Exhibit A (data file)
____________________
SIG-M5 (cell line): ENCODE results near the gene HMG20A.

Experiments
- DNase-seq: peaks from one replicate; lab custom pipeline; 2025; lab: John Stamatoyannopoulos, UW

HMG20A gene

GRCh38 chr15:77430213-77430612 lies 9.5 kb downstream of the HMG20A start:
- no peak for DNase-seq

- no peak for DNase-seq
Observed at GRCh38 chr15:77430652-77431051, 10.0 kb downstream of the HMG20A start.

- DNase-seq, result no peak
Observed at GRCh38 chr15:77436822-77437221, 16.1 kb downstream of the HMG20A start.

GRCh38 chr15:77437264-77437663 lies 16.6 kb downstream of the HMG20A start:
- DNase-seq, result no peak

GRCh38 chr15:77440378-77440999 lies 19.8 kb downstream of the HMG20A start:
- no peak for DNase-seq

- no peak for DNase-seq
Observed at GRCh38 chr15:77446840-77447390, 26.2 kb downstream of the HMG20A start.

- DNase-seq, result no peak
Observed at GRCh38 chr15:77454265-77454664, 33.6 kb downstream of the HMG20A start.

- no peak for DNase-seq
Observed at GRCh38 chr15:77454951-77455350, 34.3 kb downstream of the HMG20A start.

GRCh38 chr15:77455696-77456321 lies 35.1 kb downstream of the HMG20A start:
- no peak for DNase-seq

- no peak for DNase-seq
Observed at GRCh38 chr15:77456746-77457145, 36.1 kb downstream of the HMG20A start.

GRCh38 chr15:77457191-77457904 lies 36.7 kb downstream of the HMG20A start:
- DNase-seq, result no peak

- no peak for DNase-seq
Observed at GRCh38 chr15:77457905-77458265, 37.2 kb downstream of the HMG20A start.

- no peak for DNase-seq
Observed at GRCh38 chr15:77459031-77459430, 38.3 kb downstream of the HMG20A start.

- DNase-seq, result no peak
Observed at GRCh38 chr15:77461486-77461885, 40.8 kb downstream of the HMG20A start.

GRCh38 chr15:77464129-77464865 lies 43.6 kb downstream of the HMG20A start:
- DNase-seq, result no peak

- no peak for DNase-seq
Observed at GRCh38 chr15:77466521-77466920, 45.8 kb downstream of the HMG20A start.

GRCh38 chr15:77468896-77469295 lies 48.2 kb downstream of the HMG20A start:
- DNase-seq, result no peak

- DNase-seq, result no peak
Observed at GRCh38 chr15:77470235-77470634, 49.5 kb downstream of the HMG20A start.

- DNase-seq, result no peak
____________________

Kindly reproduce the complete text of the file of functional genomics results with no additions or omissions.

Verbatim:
SIG-M5 (cell line): ENCODE results near the gene HMG20A.

Experiments
- DNase-seq: peaks from one replicate; lab custom pipeline; 2025; lab: John Stamatoyannopoulos, UW

HMG20A gene

GRCh38 chr15:77430213-77430612 lies 9.5 kb downstream of the HMG20A start:
- no peak for DNase-seq

- no peak for DNase-seq
Observed at GRCh38 chr15:77430652-77431051, 10.0 kb downstream of the HMG20A start.

- DNase-seq, result no peak
Observed at GRCh38 chr15:77436822-77437221, 16.1 kb downstream of the HMG20A start.

GRCh38 chr15:77437264-77437663 lies 16.6 kb downstream of the HMG20A start:
- DNase-seq, result no peak

GRCh38 chr15:77440378-77440999 lies 19.8 kb downstream of the HMG20A start:
- no peak for DNase-seq

- no peak for DNase-seq
Observed at GRCh38 chr15:77446840-77447390, 26.2 kb downstream of the HMG20A start.

- DNase-seq, result no peak
Observed at GRCh38 chr15:77454265-77454664, 33.6 kb downstream of the HMG20A start.

- no peak for DNase-seq
Observed at GRCh38 chr15:77454951-77455350, 34.3 kb downstream of the HMG20A start.

GRCh38 chr15:77455696-77456321 lies 35.1 kb downstream of the HMG20A start:
- no peak for DNase-seq

- no peak for DNase-seq
Observed at GRCh38 chr15:77456746-77457145, 36.1 kb downstream of the HMG20A start.

GRCh38 chr15:77457191-77457904 lies 36.7 kb downstream of the HMG20A start:
- DNase-seq, result no peak

- no peak for DNase-seq
Observed at GRCh38 chr15:77457905-77458265, 37.2 kb downstream of the HMG20A start.

- no peak for DNase-seq
Observed at GRCh38 chr15:77459031-77459430, 38.3 kb downstream of the HMG20A start.

- DNase-seq, result no peak
Observed at GRCh38 chr15:77461486-77461885, 40.8 kb downstream of the HMG20A start.

GRCh38 chr15:77464129-77464865 lies 43.6 kb downstream of the HMG20A start:
- DNase-seq, result no peak

- no peak for DNase-seq
Observed at GRCh38 chr15:77466521-77466920, 45.8 kb downstream of the HMG20A start.

GRCh38 chr15:77468896-77469295 lies 48.2 kb downstream of the HMG20A start:
- DNase-seq, result no peak

- DNase-seq, result no peak
Observed at GRCh38 chr15:77470235-77470634, 49.5 kb downstream of the HMG20A start.

- DNase-seq, result no peak